MANSFIELD 66/67 ****
Directed by P. David Ebersole, Todd Hughes. Starring Ann Magnuson, Richmond Arquette, Kenneth Anger. Documentary. 85 mins, Cert 15.
Released in the UK by Peccadillo Pictures on 11th May
Jayne Mansfield is a legendary figure in Hollywood and an individual that transcends the very films she starred in. While her name still resonates, the pictures she made do not do the same, a curious quirk that emphasises just what a star she was and what an icon she became.
In her day she was an actress, a model, a sex symbol, a celebrity, a mother and, most shockingly, possibly, maybe, a high priestess in the church of Satan. She lead a very eventful life which was cut short in a car crash at the age of 33, and piecing together the details of that life to separate the fact from the fiction is no easy feat. Subsequently, directors P. David Ebersole and Todd Hughes haven’t even tried in their entertaining documentary on the star MANSFIELD 66/67.
Instead, we’re told from the outset that this ‘A true story based on hearsay and rumour’ for as one interviewee says here, most of what we know is based on newspaper coverage.
The film is split into seven parts tracking Mansfield’s rise to fame and her relationship with her lawyer Len Brody before getting into her connections to Anton Lavey, founder of the aforementioned satanic church.
Quite what Mansfield’s involvement with the church or Lavey himself (and the role both played in her final years and subsequent death) is open to much of the aforementioned hearsay and rumours. As a result, we don’t end the film with much further knowledge on the actual facts but when the waters have been muddied as much as they have already to tell a ‘true story’ would have been an impossible task.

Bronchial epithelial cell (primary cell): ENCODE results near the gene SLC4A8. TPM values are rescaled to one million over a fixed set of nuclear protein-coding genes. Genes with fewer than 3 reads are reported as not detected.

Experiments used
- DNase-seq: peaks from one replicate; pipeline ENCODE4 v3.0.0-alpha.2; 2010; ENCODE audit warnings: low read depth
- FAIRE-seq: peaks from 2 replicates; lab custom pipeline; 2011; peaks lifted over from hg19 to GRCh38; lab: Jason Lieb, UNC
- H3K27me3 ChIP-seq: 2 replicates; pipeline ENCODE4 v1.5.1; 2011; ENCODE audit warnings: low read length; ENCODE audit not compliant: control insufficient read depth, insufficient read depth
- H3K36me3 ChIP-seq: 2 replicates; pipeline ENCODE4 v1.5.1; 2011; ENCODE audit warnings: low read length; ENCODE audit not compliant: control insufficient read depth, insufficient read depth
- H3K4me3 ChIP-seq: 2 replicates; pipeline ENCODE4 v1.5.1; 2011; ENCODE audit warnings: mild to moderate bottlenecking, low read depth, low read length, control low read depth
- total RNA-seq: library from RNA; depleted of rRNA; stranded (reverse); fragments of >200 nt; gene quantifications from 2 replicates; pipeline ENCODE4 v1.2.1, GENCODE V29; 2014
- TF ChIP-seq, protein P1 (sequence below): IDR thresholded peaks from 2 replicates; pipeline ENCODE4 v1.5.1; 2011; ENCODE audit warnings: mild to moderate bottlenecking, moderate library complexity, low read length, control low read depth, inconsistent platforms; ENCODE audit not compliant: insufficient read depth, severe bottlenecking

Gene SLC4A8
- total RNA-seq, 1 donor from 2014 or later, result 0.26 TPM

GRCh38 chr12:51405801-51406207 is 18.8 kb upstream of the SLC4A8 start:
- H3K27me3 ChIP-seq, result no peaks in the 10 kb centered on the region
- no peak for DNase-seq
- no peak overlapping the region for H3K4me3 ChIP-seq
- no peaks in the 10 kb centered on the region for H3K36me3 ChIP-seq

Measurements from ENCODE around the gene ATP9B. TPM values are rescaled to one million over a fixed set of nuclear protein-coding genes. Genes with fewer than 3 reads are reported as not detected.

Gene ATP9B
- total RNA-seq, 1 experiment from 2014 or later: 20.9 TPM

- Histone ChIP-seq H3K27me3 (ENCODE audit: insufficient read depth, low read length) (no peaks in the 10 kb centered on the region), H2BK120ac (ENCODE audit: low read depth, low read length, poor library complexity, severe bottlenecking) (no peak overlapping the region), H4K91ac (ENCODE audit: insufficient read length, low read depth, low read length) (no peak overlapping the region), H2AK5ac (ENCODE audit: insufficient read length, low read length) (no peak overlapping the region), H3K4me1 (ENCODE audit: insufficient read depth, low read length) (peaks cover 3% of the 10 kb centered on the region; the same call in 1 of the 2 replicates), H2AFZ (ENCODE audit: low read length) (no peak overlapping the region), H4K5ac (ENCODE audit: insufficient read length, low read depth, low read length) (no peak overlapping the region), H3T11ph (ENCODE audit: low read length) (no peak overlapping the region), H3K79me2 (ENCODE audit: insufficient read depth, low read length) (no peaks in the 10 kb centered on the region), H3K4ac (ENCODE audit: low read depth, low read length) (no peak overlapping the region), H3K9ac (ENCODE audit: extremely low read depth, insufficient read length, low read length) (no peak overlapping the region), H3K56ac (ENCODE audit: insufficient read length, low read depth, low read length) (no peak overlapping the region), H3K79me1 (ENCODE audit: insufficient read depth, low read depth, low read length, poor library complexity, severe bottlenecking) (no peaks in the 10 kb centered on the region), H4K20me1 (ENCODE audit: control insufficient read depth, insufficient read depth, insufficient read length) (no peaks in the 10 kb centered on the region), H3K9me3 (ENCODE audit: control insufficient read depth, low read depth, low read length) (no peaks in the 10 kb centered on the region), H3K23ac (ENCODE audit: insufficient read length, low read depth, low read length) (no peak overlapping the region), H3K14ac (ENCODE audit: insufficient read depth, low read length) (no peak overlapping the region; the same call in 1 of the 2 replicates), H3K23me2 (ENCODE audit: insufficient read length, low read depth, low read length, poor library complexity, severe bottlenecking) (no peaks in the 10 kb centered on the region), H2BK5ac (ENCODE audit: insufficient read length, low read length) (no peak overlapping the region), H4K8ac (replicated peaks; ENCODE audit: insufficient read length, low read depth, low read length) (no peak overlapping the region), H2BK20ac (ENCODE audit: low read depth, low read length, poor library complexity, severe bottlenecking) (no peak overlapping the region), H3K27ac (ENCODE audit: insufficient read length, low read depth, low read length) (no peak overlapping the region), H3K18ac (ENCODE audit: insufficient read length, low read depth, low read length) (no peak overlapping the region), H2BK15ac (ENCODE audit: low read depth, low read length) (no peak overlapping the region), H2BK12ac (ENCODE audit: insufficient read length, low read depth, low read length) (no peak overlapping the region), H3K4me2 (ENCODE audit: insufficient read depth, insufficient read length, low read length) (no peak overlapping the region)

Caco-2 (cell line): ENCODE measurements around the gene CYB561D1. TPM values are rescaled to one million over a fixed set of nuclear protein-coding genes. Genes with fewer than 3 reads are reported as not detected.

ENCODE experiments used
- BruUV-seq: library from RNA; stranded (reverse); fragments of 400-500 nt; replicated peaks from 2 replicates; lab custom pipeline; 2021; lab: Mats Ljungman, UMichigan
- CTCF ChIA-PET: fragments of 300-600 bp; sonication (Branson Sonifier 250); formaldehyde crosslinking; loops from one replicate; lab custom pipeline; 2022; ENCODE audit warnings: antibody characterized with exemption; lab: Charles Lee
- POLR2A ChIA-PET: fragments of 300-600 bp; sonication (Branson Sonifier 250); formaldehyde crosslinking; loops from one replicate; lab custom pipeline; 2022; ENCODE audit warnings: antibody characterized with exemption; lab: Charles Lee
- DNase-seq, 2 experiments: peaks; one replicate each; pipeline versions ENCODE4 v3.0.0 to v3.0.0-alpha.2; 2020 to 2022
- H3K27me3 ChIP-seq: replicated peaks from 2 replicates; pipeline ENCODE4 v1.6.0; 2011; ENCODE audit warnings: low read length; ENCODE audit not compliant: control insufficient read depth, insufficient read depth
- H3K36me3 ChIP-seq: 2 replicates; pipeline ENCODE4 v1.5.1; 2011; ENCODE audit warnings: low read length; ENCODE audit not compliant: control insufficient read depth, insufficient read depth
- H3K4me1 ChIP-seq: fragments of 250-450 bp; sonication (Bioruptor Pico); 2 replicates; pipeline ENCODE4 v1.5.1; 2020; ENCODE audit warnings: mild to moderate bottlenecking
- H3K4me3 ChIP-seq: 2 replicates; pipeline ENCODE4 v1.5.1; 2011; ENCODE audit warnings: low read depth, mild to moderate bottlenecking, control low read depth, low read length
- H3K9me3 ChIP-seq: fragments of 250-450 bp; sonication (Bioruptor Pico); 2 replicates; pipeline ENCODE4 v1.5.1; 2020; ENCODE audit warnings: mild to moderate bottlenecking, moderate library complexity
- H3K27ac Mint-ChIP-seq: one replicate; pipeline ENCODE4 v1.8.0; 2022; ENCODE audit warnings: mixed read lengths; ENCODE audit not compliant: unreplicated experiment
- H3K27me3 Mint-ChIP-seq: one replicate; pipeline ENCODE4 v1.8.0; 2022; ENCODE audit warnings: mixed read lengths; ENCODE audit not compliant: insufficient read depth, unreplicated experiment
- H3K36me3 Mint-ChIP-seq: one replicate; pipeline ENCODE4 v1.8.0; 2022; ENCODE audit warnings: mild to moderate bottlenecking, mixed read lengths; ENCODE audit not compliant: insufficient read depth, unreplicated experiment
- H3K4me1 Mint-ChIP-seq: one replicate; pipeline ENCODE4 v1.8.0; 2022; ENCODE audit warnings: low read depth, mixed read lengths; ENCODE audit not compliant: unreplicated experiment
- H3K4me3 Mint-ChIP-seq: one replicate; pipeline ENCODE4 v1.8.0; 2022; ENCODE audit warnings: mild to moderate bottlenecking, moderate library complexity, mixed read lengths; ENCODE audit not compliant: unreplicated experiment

The academics and filmmakers interviewed (the most famous of which are John Waters and Tippi Hedren) manage to put across the fantastical stories with a raised eyebrow and sense of doubt where applicable. Are stories made to fit the fantastical narrative or is the truth greater than the fiction? Has her life simply become a case of ‘print the legend?’. The reality could well be somewhere in between, but we will never know. To embrace the legend without resorting to conspiracy theories and the like is a smart and fresh approach that makes MANSFIELD 66/67 stand out on its own.
Elements do at times revert to standard documentary format, as Ebersole and Hughes examine undisputed elements of her life, career and character. She was by no means a dumb blonde (she spoke five languages), seemed to dabble in many religions, was the first Hollywood actress to appear topless in film, protested Vietnam and, as this films very existence demonstrates, had a huge effect on popular culture.
A lot was packed into her life and a lot is packed into the documentary as a result. Aside from standard talking heads and archive footage, we get some smart musical interludes (including an original song and dance number over the opening credits) with some 2D cartoons animating some of the more fantastical (and potentially fictional) story elements.
It all adds up to a remarkable, interesting, thought-provoking and by its own admission, highly contentious examination of Hollywood’s smartest dumb blonde. You’ll learn everything about Jayne Mansfield as a result while equally end up knowing next to nothing.
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